Using Online Resources to Teach About Religion

Whether you are a religious studies student or just interested in learning more about the world’s religions, there are many online resources that can help. However, it is important to remember that not all resources are created equal. Some resources take a standard “dates and doctrine” approach to teaching about religion. While this approach may make for easy standardized testing, it doesn’t provide students with the critical thinking skills they need to participate in a multicultural society.

The concept of religion has evolved over time, from a word meaning scrupulous devotion or devotedness to an idea describing a social genus or type of cultural phenomenon. In its early sense, it was a way of categorizing the various kinds of taboos, promises, curses, and other commitments that people made to gods. It was also a word used to describe the ways in which different people worshipped the same gods.

In the 20th century, Emile Durkheim shifted the way scholars looked at religions. He argued that while it was true that religions are created by people and that they represent the power of that society, there were forces in the universe beyond human control that impacted the lives of humanity and radically relativized its sense of self-sufficiency. These powers, he said, could be considered the “Gods” of humanity, and it is this God who has caused humans to develop beliefs about the world and its place in it.

This understanding of religion as a constructed object has been influential in the study of cultures and is widely adopted by sociologists today. It helps explain why, for example, a person’s religion can change if they move to a new country, or why a group of people might see their own practices as a religion but others do not.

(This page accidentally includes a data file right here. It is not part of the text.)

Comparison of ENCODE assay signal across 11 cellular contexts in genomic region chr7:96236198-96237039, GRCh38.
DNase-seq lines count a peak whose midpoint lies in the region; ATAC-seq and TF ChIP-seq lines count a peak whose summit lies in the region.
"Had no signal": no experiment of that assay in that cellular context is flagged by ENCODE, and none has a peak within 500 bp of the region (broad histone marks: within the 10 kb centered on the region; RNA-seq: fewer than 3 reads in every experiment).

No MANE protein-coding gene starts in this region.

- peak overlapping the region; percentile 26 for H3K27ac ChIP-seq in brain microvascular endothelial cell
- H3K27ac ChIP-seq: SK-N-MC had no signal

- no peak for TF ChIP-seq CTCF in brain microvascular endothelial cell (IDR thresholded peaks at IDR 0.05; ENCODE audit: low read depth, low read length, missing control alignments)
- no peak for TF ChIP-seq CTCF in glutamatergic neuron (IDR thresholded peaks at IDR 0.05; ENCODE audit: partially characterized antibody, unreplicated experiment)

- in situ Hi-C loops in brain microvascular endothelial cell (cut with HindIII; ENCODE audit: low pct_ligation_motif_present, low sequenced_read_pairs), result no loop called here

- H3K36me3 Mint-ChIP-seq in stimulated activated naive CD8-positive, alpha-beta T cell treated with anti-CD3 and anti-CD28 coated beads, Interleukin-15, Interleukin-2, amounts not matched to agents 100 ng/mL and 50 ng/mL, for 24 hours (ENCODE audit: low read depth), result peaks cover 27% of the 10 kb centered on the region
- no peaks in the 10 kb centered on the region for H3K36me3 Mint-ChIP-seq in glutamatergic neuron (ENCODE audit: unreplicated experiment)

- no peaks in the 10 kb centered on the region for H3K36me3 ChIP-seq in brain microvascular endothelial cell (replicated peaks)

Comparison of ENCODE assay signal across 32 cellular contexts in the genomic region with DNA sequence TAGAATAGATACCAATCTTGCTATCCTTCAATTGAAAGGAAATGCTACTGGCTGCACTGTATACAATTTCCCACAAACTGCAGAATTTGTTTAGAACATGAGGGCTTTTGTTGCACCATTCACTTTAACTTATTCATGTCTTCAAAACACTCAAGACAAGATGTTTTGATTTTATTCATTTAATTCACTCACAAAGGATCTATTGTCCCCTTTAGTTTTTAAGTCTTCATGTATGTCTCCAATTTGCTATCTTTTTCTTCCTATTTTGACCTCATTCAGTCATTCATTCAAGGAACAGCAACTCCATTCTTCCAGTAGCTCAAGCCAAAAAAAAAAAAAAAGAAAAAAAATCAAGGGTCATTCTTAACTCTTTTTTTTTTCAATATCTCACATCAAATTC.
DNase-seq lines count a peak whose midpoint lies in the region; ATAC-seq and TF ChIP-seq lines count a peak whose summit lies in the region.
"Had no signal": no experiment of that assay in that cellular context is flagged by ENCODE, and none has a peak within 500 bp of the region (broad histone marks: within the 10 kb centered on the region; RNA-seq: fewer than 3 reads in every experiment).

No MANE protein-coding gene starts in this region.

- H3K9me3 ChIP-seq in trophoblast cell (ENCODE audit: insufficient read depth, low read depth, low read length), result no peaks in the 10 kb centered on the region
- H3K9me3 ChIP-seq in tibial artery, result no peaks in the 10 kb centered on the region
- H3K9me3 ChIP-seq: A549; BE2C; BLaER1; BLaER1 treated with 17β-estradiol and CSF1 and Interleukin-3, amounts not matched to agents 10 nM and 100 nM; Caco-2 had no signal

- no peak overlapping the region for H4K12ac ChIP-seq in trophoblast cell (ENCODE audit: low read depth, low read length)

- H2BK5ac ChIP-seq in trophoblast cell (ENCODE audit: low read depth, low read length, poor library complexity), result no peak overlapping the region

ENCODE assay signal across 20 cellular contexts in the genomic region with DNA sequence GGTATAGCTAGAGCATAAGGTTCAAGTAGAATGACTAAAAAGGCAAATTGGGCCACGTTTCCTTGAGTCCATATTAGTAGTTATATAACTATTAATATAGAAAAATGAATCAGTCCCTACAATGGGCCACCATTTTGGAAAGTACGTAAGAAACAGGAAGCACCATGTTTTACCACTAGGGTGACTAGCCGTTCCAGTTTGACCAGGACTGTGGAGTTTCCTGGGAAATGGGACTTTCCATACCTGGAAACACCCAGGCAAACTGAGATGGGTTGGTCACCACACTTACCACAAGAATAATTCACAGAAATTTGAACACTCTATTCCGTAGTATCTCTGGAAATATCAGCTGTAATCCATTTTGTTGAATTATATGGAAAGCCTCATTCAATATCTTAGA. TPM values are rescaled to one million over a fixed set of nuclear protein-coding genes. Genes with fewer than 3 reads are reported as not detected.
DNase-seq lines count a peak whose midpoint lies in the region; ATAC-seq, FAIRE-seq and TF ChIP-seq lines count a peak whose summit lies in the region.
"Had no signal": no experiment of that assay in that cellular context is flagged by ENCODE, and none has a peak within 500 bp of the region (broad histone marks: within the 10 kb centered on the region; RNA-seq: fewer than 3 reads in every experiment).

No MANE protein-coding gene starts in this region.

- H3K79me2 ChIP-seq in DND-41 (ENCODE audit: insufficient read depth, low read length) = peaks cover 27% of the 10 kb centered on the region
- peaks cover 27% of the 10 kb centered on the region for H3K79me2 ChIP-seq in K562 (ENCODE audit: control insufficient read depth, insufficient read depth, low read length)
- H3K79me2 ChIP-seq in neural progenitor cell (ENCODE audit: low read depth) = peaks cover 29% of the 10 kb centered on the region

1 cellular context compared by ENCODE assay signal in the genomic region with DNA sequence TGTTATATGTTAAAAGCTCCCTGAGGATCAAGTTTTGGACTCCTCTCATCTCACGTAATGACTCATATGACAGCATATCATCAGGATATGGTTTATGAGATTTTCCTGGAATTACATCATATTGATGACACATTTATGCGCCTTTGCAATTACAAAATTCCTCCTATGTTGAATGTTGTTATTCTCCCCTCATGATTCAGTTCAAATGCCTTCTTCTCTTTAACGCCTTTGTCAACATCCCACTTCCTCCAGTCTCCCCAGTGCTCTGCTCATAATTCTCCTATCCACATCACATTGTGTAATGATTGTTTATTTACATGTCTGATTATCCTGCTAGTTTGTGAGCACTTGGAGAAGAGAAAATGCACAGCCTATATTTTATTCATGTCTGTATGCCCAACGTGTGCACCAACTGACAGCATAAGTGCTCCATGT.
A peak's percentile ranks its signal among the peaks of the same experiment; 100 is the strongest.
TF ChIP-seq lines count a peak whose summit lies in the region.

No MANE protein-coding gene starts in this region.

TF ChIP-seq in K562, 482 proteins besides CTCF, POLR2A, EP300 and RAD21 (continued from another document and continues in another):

One of the key insights that Durkheim offered was that religions function to strengthen social stability. This can be seen, for example, in the way that they provide a common set of beliefs that unites people, or in how rituals bring people together physically and facilitate other social interaction.

When introducing the subject of religion in your classroom, it is important to emphasize the ways that the definition of “religion” is constantly evolving and that no single method will provide a precise answer. In general, you will want to use pedagogical approaches that allow your students to engage in the process of generating hypotheses about the world and its diverse beliefs and behaviors. One way to do this is by allowing your students to examine primary sources (such as the writings of a church) and secondary data (like polling on the views of Americans regarding Catholic ordination of women). Students can generate hypotheses about how these two sources might interact to form a broader understanding of what religion is. Then they can share and discuss their hypotheses with their peers. This process will help them develop a richer understanding of the complexity of this ever-changing topic.

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